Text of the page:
A nonseparating zip just means that you can't completely separate one side from the other, as with a jacket, as pointed out above. The zipper still does separate at one end and all the way to the point where connected at the other end.
But since the top of the zip, at the tent apex on your pic, is always joined, you don't need the two sides of the zip to totally separate. You zip down from the apex, where the zippeer is always joined for and inch or less, to close the fly or canopy entry, and back up to open it.
Or maybe I am still missing something.
If you use a nonseparating zip, cut to desired length, you have to know how to mount the slide(s) on the teeth. This is a little tricky at first, but doable once you get the idea. Instructions are not hard to find-check out Quest and OWF. I use the chicken-heart method – sew the zipper in place with the slide mounted, moving the slide out of the way of the presser foot when the work reaches it on the machine.
Have tried making zipper stops from blobs of epoxy glue, and got it to work fine. But even epoxy can release its grip, so the foldback and sew approach described by Nicholas is the most foolproof.
Don't mind being told if I am way off base here.
P.S. Please sew, or weld or whatever, some zips on cheap material before you begin working with that cuben. Unless you are a Wall Street broker, of course – then it won't matter.Apr 20, 2010 at 3:09 am #1599919
That makes sense. I agree with you. I was mis-understanding zipper terminology before and not realizing that a non-separating zip still opens at one end.
I will definitely be practicing on other stuff first. I'm going to order a few extra zippers since they are so cheap and I'll practice with some smaller spinnakker and silnylon pieces I have on hand. My sewing machine is crap, so I'm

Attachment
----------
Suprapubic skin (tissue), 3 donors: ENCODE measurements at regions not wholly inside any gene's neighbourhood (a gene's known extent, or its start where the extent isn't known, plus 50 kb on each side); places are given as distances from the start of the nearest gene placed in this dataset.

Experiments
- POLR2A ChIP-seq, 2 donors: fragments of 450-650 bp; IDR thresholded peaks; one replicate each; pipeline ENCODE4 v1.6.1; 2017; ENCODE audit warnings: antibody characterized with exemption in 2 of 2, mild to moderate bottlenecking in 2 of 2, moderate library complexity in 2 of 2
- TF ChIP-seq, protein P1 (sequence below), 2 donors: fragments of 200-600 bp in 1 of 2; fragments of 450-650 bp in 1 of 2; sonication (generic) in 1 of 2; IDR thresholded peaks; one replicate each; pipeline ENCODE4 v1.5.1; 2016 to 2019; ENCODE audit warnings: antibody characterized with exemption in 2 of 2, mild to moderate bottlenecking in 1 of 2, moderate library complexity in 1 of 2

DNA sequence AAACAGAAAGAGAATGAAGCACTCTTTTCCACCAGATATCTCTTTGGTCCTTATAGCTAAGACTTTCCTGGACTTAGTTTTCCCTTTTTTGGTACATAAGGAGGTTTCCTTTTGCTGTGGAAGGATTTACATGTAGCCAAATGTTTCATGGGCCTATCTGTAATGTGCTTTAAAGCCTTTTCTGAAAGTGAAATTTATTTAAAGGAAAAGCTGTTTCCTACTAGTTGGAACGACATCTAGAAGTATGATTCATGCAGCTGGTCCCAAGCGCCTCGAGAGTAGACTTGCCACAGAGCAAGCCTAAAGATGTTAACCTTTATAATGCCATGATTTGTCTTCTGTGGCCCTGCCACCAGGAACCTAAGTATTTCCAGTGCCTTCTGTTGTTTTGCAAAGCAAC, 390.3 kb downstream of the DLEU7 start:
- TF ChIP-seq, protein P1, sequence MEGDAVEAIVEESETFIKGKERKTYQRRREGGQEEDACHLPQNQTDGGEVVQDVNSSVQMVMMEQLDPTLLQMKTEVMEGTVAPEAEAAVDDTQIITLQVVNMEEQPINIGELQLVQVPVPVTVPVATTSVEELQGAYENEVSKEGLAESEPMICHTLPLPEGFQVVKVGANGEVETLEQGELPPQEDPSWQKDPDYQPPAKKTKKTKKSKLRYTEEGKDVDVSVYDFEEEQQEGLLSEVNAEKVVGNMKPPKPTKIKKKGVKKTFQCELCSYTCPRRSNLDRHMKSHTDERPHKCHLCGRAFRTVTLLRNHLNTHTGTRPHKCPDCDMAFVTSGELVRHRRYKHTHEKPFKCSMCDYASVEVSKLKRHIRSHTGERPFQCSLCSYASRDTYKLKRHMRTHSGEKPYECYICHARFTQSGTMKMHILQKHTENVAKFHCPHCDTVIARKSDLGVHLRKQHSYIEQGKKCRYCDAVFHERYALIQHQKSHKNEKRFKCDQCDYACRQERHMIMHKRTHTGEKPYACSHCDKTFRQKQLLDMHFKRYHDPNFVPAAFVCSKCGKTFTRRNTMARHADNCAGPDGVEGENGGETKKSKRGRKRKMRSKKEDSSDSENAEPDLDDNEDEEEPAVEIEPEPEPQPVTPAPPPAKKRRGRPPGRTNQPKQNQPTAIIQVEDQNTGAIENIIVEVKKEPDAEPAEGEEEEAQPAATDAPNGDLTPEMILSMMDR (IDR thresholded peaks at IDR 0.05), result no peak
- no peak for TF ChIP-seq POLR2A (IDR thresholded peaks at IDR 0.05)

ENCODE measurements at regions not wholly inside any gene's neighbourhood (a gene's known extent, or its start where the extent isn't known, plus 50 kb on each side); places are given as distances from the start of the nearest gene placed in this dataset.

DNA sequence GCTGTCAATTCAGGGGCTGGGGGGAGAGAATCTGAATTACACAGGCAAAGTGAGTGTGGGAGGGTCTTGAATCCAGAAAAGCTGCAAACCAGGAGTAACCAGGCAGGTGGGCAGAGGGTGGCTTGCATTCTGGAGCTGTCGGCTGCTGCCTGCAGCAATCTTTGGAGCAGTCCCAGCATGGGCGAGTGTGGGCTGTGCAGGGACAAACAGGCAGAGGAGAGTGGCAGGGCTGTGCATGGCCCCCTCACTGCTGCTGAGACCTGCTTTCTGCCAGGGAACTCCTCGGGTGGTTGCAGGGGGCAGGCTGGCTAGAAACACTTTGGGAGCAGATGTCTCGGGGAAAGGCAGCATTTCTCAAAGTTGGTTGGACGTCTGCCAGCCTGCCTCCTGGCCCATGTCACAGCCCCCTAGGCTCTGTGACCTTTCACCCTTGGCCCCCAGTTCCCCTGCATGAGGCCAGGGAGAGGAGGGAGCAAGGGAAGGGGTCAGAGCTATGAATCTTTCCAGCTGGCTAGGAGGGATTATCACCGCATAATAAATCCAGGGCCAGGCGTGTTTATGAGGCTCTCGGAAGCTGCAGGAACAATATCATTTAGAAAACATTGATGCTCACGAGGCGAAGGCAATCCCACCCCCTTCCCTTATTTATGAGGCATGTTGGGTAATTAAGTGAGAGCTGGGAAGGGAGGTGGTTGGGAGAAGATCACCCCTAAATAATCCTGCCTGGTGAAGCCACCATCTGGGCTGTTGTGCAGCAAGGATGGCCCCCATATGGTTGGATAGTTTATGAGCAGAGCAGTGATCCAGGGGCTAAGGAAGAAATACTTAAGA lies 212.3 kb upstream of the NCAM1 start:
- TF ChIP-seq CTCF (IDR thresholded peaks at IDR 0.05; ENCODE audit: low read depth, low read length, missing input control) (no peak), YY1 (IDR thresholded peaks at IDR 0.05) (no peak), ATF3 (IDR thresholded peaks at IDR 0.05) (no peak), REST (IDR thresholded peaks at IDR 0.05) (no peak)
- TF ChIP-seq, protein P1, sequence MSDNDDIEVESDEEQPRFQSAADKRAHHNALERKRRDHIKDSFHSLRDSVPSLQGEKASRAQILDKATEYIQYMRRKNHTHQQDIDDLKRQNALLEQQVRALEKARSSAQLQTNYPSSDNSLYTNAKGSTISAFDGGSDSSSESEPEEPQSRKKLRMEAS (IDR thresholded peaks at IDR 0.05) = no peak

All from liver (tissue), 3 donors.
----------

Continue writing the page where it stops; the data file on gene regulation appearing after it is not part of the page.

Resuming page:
On another vein, I wonder if anyone has tried to waterproof a regular zipper? I wonder if you could just mount it backwards and then use SeamGrip or something similar to waterproof it. Perhaps the coating would just wear off from the slider though.
DanApr 20, 2010 at 9:04 am #1600013
Dan, that's a really cool idea. the Seam grip might wear off, but would be easy enough to reapply. One thing is that waterproof zips tend to join very closely whereas the backing tape on a normal zipper isn't a precise fit. here's a picture of a #3 coil from thru-hiker (jacket turned inside out to show back of zipper):
You can see there's a little space in there, but I think it would be pretty darn water resistant. Water-proof zippers are really only water resistant anyway, but they can be pretty effective, the homemade version might just be a little less water resistant. However, for an exposed zipper on a shelter (depending how much it overlaps the inner net tent) you may want as much water resistance as possible.
Make sure to post your results if you try the homemade version, I want to see it!Apr 24, 2010 at 11:10 am #1601568
The tent that I'm cloning the fly of has arrived, so I was able to measuring the original zippers. They are 36" long.
I'm now ready to order some zippers for this project. What I am wondering at this point is:
1) Roughly what kind of weight savings would there be a using #3 vs. #5 zippers in an application that requires two 36" zips? Half an ounce?
2) Can I easily shorten a pre-made zipper? (I think so)
My two zipper options at this point are:
1) Buying a 46" #5 coil waterproof zipper from Quest and shortening it by 10"
2) Buying #3 coil waterproof zipper from Thru-Hiker by the foot and then having to mount my own slider and come up with homemade end stops since Thru-Hiker doesn't sell them.
Option #1 seems a bit easier than option #2, but the main question is should I go with #3 or #5 zip. I want this fly to last years of service but I don't want to add unnecessary weight. I'm a bit nervous about a #3 but if you guys think it'll last fine with reasonable care then I'll for that.Apr 24, 2010 at 12:33 pm #1601584
I don't know the weights of those two zippers, so can't help you there. However, if you're shortening the Quest zipper it will be the same amount of work as the zipper by the foot from Thru-hiker (since you'll have to re-make end stops).
Durability? I'm not sure other than to say that #3 zippers have lasted me years in tents, but I've never had one on a high tension area like your fly might be. Maybe someone with some experience can chime in.Apr 24, 2010 at 12:48 pm #1601590
Thanks for the advice.
I think I'm going to go for the #3 from Thru-Hiker. It should be fairly easy to replace if it fails down the road and my tent does have two entrances so in the unlikely scenario where one zipper fails I can seal that door with duct tape for the trip and use the other door until I get home.